Development of the Threshold Dose Response Model
Once the attack went on Schultz, I believe that Clark and his other associates had to come up with an alternative dose-response model which actually seemed to fit the data, and that was the threshold dose-response data. In fact, Clark and some other colleagues helped to develop the probic dose-response model and then they biomathematically forced the modeling to always be constrained to be above the control and to approach the control, in effect denying the possibility that hormesis or biphasic dose could exist.

This perspective became institutionalized and within a developing governmental apparatus at the time (within the US FDA and over in Europe), and appeared in the major textbooks. The next thing you know, the threshold model was then the biphasic hormesis model. All our testing schemes were based upon a threshold model, which required essentially just a few doses (high doses) in an assumption that a threshold would be easily extrapolated to. If you only have two or three doses when you do hazard assessment and risk assessment, it is always going to be next to impossible to see the hormetic stimulation.

Development of the Biphasic Dose Response Model
What that meant was out of sight, out of mind, and that is essentially what was perpetuated all throughout the remainder of the 20th century. And so all of our-essentially-national toxicology program testing, the prior work before that, was all based upon an assumption of a dose-response that I believe was incorrect. When individuals (either because of their own interests or because of other reasons) studied many doses, and doses in lower-dose arms, they began to see that there was this biphasic dose response that was developing. It is very difficult to prove because this low-dose stimulation is actually a very modest stimulation, whereas I mentioned before the maximum stimulatory response is only about 30 to 60 percent above the control. If you have a high background variability in your control animals you can easily ascribe that to chance or it maybe chance itself, but if you only have one dose that happens to fall into that below-threshold zone, you’d most likely just discount it.

I got into this because (just to add a little personal aspect) many years ago, as an undergraduate taking a course in plant physiology, I was conducting an experiment in which I was to evaluate the dose-response relationship of a growth inhibitor in the plant (we were studying peppermint plants). It was just to evaluate a dose-dependent response. In our experiments, the professor came in one day and said, “Something unusual is happening, there is a growth stimulation taking place which is not suppose to happen (it is just suppose to be an inhibition).” He wanted to know if somebody would come back at the end of the semester to do the study over again and of course I was the only one who had the interest and went back. This time we did it exactly the way he said we should, and from looking at my notebook it appeared to be that we actually made a dilution error when making up stock solutions, and so we actually gave our plants about 10-fold less than they should have received. When we combined our low doses with his high doses we got this nice inverted, U-shaped dose-response of a low-dose stimulation high-dose inhibition. He made me extend that study and replicate it probably eight different times, in soil, getting the same results all the time, then extending it over into the world of hydroponics, where we got the same low-dose stimulation high-dose inhibition. And even though I had never heard of the term “hormesis” we published the work calling it a low-dose stimulation/high-dose inhibition. That is really where I got my initial insights, and then ultimately have built upon this in a much more extensive way looking at lots of other peoples’ research experience, in which they surprisingly showed the same phenomenon. It wasn’t just occurring in plants with growth inhibitors, it was occurring in all cell types (with microbes, with viruses, all kinds of nerve cells, and any kind of tissue that you might want to consider).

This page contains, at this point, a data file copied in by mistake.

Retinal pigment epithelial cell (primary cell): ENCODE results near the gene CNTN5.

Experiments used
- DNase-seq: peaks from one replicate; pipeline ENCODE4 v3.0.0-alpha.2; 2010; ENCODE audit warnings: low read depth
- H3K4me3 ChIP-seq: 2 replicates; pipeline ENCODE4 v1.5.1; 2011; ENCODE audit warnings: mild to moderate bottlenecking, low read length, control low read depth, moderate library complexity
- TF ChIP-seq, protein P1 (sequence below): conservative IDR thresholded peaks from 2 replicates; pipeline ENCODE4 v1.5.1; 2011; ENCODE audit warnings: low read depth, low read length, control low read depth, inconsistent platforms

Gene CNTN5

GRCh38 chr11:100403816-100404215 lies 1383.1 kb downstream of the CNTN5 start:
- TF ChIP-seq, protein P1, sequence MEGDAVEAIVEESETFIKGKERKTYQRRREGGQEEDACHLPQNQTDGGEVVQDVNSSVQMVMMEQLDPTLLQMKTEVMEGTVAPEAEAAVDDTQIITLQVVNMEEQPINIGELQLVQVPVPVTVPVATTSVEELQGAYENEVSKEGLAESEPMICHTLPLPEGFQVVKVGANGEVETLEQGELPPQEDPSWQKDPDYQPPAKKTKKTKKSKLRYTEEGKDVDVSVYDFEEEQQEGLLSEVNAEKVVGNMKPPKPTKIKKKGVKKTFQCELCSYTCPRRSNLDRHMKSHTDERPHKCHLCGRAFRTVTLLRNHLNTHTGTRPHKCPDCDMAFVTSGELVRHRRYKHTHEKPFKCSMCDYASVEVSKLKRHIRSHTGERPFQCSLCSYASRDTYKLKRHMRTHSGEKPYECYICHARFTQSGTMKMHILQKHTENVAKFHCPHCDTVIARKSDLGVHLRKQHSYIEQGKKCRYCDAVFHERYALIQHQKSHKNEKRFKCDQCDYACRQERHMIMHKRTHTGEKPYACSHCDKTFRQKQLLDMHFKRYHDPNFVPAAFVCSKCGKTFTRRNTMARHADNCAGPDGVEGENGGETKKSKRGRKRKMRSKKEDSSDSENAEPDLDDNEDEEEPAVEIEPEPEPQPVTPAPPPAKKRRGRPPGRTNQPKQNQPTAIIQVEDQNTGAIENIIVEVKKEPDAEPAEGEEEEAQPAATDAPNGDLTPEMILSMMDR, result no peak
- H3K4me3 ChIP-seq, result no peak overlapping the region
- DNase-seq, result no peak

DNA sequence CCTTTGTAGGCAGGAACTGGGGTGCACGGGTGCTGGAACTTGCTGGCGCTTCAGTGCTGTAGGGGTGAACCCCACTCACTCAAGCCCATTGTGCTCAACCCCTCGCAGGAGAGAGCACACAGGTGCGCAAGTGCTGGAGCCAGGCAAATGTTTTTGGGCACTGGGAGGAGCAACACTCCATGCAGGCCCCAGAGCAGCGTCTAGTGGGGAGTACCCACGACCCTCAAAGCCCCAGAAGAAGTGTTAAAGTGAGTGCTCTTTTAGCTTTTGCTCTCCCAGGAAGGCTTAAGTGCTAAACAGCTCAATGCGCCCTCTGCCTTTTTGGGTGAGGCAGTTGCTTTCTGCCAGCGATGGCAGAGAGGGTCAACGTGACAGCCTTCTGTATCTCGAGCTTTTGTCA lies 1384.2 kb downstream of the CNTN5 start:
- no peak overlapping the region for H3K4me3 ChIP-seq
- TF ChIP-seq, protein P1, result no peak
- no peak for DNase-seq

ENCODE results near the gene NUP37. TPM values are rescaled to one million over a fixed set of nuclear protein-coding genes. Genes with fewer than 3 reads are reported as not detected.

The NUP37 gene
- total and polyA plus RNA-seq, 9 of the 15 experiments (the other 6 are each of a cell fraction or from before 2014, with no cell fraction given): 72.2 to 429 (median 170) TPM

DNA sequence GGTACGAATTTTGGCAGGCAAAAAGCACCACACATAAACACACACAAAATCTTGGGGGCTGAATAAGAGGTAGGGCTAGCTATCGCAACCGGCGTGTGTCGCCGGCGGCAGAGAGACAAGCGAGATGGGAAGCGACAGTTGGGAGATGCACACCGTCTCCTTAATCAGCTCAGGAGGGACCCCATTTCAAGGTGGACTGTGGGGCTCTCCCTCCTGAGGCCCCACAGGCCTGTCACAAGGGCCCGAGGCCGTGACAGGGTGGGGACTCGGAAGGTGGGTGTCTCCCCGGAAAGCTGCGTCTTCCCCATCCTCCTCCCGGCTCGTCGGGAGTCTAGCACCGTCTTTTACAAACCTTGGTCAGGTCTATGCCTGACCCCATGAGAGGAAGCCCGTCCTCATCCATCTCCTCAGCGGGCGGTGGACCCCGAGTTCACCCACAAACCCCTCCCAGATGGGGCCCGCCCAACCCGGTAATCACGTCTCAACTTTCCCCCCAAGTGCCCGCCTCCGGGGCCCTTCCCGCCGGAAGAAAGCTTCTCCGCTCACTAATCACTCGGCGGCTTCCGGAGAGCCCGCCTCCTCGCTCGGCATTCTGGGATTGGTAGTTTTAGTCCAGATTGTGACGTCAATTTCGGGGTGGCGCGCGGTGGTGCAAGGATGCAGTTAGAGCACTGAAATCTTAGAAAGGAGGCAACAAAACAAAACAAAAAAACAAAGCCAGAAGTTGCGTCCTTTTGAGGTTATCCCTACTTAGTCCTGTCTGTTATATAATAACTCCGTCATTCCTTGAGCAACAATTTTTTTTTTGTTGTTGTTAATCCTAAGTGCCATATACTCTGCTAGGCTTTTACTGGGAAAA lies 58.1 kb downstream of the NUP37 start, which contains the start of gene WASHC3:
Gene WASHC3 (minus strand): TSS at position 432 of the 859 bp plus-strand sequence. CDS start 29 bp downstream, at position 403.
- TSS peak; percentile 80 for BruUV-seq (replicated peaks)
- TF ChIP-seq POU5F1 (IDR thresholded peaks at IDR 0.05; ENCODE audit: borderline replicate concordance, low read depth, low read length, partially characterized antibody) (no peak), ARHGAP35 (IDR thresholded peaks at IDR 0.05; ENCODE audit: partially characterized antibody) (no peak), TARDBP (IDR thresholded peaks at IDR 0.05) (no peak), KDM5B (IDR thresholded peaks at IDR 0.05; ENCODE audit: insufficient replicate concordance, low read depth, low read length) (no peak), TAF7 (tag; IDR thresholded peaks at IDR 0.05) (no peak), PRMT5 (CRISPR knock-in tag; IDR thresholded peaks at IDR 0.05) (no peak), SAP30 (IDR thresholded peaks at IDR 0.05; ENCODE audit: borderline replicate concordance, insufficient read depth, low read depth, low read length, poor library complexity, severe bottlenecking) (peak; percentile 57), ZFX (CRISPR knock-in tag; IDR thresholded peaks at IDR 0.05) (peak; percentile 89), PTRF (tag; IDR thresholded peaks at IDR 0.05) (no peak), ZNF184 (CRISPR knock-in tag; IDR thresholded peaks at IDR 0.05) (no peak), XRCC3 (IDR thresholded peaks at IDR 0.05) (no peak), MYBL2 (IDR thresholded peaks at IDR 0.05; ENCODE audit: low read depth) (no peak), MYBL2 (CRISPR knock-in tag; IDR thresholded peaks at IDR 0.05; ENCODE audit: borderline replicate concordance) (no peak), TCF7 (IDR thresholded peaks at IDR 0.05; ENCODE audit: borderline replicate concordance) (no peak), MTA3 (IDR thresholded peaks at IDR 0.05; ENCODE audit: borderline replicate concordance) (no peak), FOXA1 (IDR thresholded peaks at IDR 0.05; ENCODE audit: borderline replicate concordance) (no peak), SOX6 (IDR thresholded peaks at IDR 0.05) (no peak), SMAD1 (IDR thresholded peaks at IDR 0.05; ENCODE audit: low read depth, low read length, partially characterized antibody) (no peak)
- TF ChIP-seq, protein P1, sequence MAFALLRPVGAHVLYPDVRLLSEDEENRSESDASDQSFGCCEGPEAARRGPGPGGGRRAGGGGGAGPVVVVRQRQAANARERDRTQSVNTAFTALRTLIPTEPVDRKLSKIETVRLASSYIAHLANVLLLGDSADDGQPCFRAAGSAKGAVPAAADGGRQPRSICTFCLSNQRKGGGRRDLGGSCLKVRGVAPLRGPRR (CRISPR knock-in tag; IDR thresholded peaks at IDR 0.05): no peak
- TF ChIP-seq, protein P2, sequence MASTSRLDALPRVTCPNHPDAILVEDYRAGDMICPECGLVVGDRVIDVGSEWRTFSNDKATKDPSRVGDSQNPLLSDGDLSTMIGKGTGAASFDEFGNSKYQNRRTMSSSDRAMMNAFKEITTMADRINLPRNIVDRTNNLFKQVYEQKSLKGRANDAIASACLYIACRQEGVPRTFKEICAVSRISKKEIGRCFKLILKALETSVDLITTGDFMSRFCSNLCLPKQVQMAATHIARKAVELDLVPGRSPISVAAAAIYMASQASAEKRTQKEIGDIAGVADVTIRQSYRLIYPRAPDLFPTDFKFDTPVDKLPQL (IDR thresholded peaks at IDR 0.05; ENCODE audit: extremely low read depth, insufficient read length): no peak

When you really look at the broad spectrum of the responsiveness (looking at a broad range of concentrations or doses), you typically will find that low-dose stimulation and high-dose inhibition, and it has a lot of implications for the medical world because the medical world is dealing with the pharmaceutical industry and the chemical industry-we’ve built industries upon killing things. It could be using insecticides, or antibiotics, or disinfectants, anti-tumor drugs-these all act at the high end of the dose-response spectrum. They are effective because they kill things. However, hormetic stimulation is really below that toxic threshold, and what I think the hormetic stimulation is actually measuring is biological performance, which is really very different than measuring toxicity at the higher level. By performance I mean you could take a look at extensions for longevity, for growing hair, it could be for increasing memory, increasing cognition, strengthening bones-many different types of biological activities, which all fall, for me, under the broader rubric of biological performance. And it is in that area of biological performance where there are many, many different kinds of opportunities that certainly the pharmaceutical world, but also many other aspects of society, are interested in.

Cap on Capacity to Increase Biological Performance